Together, the big potteries, using the fine clay they found on the banks of the Ohio River, churned out hundreds if not thousands of different lines to be sold to department stores and restaurant supply companies. East Liverpool claimed the title, "Pottery Capital of the Nation", and so far no one has disputed it.
Until the 1960s, when the move to foreign goods caused a rapid decline in their numbers, in this little corner of the country, where Ohio, W. Virginia and Pennsylvania meet, these potteries were responsible for more than half of the United States ceramics output. Today, there are only two of those major companies left: Hall, and Homer Laughlin (still producing Fiesta Ware, their top line).
Designers like Eva Zeisel (she died last year at the age of 105, still designing almost to the end), Ben Seibel and Don Schreckengost came up with new shapes and brought dinnerware into the modern age.
|Eva Zeisel for Hall|
I collect vintage American production pottery, so I sat up and took notice when, during an interview, Howard Schultz, the CEO of Starbucks, mentioned East Liverpool. Starbucks has signed a contract with American Mug and Stein, a small pottery in East Liverpool, and they've been producing a few thousand logo mugs a month for their stores.
Starbucks CEO Howard Schultz says the contract with American Mug and Stein is only the beginning.
"There are hundreds of East Liverpools around the country today," he says. "These towns have been left for dead. And even though it's more expensive to manufacture this mug in the U.S. than it would be in China or Korea or Mexico, this is what we need to do."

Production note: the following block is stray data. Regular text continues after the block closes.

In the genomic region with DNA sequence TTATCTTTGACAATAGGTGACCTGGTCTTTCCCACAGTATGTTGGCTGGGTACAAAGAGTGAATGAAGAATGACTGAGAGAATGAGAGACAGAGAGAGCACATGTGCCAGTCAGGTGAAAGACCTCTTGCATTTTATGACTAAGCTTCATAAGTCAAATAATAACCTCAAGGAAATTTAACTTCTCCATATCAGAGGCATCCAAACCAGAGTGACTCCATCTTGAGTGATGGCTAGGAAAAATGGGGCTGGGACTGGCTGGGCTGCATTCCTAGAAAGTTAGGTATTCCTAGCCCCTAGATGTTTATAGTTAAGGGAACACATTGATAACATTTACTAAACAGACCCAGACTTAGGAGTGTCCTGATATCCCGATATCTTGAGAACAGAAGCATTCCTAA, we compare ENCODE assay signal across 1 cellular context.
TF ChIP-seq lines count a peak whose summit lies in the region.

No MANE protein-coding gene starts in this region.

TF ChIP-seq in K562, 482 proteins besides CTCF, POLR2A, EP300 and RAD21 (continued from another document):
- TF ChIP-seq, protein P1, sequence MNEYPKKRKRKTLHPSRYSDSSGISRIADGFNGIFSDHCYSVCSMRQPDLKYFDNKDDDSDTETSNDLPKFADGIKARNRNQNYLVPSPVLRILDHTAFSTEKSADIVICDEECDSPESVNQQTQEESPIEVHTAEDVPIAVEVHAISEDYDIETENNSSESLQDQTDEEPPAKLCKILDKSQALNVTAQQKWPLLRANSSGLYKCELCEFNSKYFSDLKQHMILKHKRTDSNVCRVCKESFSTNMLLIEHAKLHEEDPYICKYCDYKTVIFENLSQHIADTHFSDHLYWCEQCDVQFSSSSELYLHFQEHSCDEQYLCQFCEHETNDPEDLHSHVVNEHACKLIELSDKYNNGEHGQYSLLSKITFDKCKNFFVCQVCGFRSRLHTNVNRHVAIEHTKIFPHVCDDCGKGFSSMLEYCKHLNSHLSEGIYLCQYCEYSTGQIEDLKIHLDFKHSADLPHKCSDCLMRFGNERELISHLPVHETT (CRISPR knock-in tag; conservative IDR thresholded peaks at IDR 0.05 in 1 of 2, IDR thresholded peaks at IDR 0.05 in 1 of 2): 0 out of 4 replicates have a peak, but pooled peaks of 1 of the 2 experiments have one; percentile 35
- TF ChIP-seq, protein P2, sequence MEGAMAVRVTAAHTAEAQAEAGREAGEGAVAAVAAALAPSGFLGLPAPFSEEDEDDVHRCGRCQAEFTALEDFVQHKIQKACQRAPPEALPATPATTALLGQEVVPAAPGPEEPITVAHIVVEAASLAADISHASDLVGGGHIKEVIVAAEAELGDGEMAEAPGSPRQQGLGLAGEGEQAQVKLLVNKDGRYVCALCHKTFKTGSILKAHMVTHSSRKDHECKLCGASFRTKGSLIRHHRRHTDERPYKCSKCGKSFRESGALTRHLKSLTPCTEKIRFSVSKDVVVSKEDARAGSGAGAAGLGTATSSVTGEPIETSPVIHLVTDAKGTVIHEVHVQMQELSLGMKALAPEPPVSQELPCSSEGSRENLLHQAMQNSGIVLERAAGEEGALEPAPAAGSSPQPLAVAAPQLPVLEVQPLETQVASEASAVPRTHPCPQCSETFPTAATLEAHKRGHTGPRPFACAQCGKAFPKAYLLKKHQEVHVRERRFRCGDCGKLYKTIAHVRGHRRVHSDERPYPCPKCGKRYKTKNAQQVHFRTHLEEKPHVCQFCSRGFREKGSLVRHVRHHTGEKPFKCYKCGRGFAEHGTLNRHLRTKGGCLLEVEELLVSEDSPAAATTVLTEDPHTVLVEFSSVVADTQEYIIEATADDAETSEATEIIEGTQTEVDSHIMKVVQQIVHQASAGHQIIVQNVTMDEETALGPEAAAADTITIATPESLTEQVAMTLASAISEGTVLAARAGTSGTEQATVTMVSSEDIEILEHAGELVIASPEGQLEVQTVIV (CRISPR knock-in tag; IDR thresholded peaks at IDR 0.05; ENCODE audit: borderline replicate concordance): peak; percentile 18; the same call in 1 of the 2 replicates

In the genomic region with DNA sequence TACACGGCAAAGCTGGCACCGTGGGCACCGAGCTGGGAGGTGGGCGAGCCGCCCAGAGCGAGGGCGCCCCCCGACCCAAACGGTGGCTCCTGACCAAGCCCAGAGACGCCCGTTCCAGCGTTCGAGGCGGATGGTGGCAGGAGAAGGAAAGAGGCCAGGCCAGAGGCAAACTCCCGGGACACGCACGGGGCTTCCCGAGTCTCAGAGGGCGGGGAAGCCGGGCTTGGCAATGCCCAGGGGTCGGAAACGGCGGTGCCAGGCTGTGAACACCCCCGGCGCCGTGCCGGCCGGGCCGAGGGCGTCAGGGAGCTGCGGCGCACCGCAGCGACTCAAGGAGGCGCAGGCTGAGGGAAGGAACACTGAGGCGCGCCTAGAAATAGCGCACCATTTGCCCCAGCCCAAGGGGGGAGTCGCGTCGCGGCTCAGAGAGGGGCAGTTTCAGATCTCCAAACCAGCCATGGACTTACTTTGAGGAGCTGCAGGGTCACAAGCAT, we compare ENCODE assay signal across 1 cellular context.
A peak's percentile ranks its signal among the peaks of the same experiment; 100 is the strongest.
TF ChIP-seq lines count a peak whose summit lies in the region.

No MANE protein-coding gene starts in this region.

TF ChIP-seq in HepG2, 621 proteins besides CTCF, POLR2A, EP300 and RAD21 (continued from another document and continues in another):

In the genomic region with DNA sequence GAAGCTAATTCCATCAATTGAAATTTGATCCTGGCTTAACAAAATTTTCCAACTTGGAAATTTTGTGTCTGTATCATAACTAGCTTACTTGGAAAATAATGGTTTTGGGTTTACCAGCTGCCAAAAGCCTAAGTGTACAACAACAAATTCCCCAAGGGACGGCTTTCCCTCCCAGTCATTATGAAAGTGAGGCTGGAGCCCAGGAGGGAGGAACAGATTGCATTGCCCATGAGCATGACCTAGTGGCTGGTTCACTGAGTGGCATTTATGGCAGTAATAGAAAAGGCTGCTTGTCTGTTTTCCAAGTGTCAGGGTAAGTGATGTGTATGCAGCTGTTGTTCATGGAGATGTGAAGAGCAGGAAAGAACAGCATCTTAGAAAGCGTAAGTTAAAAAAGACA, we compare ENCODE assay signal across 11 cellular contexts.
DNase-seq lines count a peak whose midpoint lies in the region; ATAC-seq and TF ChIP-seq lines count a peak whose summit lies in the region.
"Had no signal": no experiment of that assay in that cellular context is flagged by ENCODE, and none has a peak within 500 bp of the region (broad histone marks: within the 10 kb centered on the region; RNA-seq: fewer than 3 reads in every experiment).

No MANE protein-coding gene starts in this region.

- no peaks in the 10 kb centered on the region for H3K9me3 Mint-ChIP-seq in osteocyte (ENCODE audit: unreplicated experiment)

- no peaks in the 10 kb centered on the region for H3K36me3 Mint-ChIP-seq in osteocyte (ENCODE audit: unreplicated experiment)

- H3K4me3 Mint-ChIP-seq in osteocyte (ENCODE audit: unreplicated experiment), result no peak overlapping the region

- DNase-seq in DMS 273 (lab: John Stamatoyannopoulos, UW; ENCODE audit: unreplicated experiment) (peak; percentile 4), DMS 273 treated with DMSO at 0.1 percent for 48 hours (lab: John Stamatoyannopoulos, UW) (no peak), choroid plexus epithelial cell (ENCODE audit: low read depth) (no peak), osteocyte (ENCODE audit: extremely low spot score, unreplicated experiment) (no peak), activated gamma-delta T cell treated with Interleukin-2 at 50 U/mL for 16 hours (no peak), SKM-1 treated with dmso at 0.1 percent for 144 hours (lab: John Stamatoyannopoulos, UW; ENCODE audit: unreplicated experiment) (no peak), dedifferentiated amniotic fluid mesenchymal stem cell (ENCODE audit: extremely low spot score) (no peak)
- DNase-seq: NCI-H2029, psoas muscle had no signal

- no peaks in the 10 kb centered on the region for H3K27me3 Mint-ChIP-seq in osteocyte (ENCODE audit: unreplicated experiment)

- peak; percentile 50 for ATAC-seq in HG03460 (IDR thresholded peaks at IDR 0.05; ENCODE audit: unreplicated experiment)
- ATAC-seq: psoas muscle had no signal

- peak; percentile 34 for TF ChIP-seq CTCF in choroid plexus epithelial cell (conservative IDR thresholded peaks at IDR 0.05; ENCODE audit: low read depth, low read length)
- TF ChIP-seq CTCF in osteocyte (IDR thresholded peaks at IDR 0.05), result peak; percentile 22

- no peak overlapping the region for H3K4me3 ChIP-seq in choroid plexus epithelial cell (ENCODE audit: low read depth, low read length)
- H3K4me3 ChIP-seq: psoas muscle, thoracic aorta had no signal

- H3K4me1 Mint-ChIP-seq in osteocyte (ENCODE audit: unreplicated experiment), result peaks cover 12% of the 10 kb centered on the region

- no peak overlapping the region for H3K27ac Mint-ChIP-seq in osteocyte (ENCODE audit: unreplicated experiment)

But McClellan says towns like his can't live only in the past. That's why he and a couple of partners just bought a shuttered pottery factory across town to outfit it with the newest equipment. Meanwhile, the original factory will continue to make mugs the old-fashioned way — by hand.
East Liverpool lives! And, by the way, the mugs sell for $10 at Starbucks--about the same as a similar mug made in china might cost in a similar coffee shop. So it can be done, just not as profitably. And there's the crux of it: Can companies calling themselves "American" ever give up their obsession with hiring cheap foreign labor to produce cheap foreign goods to sell in America to Americans? Could this be the start of something big? I don't know. But if it isn't, it should be. And this small step by Starbucks is proof that it could be. Take the shutters off of those empty factories. Start up those machines again. That ridiculous theory that this huge country can thrive without producing goods has been disproved. It didn't work. It couldn't work. It never was going to work.
Some East Liverpool pottery from my own collection. (Including the Eva Zeisel plate):
|English Garden, Homer Laughlin|
|Taylor Smith Taylor Wheat Coffee Carafe|
|Pearl "Aladdin" tea pots|
So here's a story: I have a habit of turning over plates to see who made them. I do it in thrift stores, flea markets, and antique shops, but I also do it in restaurants and in peoples' homes. I'm pretty shameless about it. So I was in a restaurant not long ago, trying to see the bottom of a plate, which, unfortunately, was full of food. I was sure it was made by an American company--there's a subtle difference in the feel and in the glaze--but I couldn't just lift it over my head, so I was trying to tip it far enough to see the mark, when the waiter--a young man probably still in college--leaned over and whispered, "Homer Laughlin."
Totally made my day.